Jan 31, 2020 rated it really liked it  ·  review of another edition
This challenging but arresting work of feminist historical fiction examines the world of eighteenth-century Sicily, with a focus on the arrogant and corrupt aristocracy. The descriptions of countryside, buildings, and characters are cinematic and helped me to maintain interest through philosophic musings and references to unfamiliar historical events. At that time women of all ranks and classes were undervalued and abused, but the deaf-mute duchess discovered books and was able to disappear into ...more
Sep 18, 2019 rated it really liked it  ·  review of another edition
Shelves: fiction
This book is very good, probably my first Italian feminist work, but given the unending violence against girls in it, it is a super hard read. Also I felt like it dragged in the middle, but picked itself up at the end. One of the most jarring first chapters I’ve ever read. I picked it up because it is set in Sicily where we recently went on our anniversary trip, and it is deeply evocative of the sights and smells of that beautiful island.
Atesh Sonneborn
Sep 09, 2018 rated it it was amazing  ·  review of another edition
Maraini's best-known novel is at root about the power of the archetypal feminine. I simply enjoyed the read, and didn't realize its feminist implications until I'd finished the book and encountered the brilliant essay that follows in the edition I had, by philosopher Anna Camaini-Hostert, which contextualized the novel's 18th-c. setting into our time.
Jun 02, 2019 rated it really liked it  ·  review of another edition
Cool book. The culture of old Sicilian noble family is really fascination and Dacia Maraini goes through the live of her character giving us lots and lots of details and transport us in that period of posturing and the cult of coming from an "old" family.
Pat aka Tygyr
This book probably deserves a higher rating. I found the main character difficult to like or identify with. Marianna is the daughter of Duke Signoretto Ucria in Italy. Something terrible happens to her when she is around 4 years old and she becomes deaf and dumb. Her loving father takes her, when she is 7 years old, to a hanging that he plays a part in. It is the time of the Inquisition. He hopes and prays that the trauma of seeing the hanging will return her senses. She remains deaf and dumb. H ...more
Jan 27, 2019 rated it it was amazing  ·  review of another edition
Shelves: fave
Sep 13, 2019 rated it it was amazing  ·  review of another edition
Shelves: italian
a wonderful story based on the author's ancestor, a deaf mute baroness. If you like historical details it's a great book, has a great plot too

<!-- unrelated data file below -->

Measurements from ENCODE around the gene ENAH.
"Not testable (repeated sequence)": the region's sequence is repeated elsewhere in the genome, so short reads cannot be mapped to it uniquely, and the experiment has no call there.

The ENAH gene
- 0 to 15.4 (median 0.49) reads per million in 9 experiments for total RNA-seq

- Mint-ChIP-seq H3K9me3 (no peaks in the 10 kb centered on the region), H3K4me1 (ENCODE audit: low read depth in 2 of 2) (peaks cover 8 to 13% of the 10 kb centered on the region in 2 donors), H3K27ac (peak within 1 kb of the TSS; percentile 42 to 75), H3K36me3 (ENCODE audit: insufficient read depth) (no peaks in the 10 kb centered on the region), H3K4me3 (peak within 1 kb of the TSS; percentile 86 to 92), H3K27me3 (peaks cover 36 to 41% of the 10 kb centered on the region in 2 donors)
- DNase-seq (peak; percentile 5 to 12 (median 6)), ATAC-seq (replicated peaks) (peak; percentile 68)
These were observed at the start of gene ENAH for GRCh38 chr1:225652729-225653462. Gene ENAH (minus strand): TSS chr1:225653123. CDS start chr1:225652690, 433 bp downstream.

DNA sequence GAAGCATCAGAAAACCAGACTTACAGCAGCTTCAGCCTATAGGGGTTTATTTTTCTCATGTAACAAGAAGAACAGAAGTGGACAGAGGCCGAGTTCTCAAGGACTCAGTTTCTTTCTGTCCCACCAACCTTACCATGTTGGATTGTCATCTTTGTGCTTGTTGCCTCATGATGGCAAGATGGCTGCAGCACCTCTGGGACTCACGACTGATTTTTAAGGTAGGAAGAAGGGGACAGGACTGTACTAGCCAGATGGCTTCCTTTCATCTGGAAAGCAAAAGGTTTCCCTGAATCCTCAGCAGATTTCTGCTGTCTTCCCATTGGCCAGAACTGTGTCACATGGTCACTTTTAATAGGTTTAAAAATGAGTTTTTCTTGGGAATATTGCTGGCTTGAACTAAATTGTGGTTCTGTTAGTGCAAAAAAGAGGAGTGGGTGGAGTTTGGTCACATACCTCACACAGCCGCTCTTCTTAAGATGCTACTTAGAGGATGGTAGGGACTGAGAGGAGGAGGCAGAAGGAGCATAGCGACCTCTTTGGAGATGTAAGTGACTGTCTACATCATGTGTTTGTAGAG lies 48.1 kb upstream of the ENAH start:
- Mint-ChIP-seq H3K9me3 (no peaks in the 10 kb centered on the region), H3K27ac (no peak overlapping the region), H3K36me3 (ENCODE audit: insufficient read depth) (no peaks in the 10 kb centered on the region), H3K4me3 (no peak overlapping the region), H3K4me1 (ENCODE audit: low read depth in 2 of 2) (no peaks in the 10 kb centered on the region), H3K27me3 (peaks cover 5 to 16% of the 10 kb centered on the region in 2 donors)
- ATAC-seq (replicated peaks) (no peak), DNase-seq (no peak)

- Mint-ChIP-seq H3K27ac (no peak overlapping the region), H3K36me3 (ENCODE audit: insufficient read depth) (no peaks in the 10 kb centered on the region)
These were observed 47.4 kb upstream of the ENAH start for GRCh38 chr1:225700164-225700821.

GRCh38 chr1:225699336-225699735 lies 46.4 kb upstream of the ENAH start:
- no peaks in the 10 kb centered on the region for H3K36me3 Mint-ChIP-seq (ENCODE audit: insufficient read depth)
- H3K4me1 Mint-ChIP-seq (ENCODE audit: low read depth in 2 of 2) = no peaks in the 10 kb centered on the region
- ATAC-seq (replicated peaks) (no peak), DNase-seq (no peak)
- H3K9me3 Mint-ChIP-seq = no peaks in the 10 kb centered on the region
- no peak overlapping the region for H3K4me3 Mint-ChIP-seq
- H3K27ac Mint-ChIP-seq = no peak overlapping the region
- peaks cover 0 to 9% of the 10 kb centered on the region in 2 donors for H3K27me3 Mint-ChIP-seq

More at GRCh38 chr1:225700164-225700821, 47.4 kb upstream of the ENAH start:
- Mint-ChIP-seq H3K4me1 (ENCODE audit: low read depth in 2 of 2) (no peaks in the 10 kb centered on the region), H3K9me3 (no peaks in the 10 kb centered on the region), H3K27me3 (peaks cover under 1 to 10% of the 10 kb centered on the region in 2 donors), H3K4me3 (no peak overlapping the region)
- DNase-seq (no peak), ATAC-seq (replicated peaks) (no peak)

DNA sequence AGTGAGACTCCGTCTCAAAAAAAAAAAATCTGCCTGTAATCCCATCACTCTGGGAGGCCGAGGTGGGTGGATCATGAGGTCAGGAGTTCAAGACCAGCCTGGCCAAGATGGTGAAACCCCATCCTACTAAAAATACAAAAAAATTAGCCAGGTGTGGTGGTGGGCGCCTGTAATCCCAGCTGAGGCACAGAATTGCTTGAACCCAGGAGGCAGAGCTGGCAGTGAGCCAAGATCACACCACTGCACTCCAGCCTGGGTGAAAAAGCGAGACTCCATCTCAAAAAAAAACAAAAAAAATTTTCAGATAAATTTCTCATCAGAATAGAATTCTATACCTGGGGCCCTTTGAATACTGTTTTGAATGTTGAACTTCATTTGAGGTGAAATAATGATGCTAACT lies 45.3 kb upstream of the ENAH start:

Oct 15, 2019 rated it it was ok  ·  review of another edition
This book was tedious. Perhaps it was the translation. Perhaps it was the Duchess, herself or perhaps the ugliness of Italian society at that time period.
Oct 16, 2019 rated it it was amazing  ·  review of another edition
One of my favorites
Oct 27, 2019 rated it it was amazing  ·  review of another edition
Shelves: favorites
This is a historical novel that combines everything good about this genre. On the one hand you get the facts, information about the period the story is set in, never too much or too detailed, just enough for proper contextualization. On the other hand, the novel feels extremely contemporary, you can really relate to the characters, first and foremost the "Silent Duchess" of course. There are hardly any cardboard characters. This is what makes this book so great. It never feels dull or old-fashio ...more
Jenn Cavanaugh
Oct 13, 2015 rated it really liked it  ·  review of another edition
A gorgeous story of a woman finding her voice in the written word and in independent action. The conceit of her wordy silence, while poetic, feels inconsistent. Sometimes I found the elaborate mixed metaphor off-putting, even offensive, and other times I enjoyed how it complicated the tone and the character. Ultimately I found it realistic that our heroine would purposefully make a refuge of her cage of silence and yet fill it with words that transcend it. Acceptance isn't usually portrayed as a ...more
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Dacia Maraini is an Italian writer. She is the daughter of Sicilian Princess Topazia Alliata di Salaparuta, an artist and art dealer, and of Fosco Maraini, a Florentine ethnologist and mountaineer of mixed Ticinese, English and Polish background who wrote in particular on Tibet and Japan. Maraini's work focuses on women’s issues, and she has written numerous plays and novels.

Alberto Moravia was h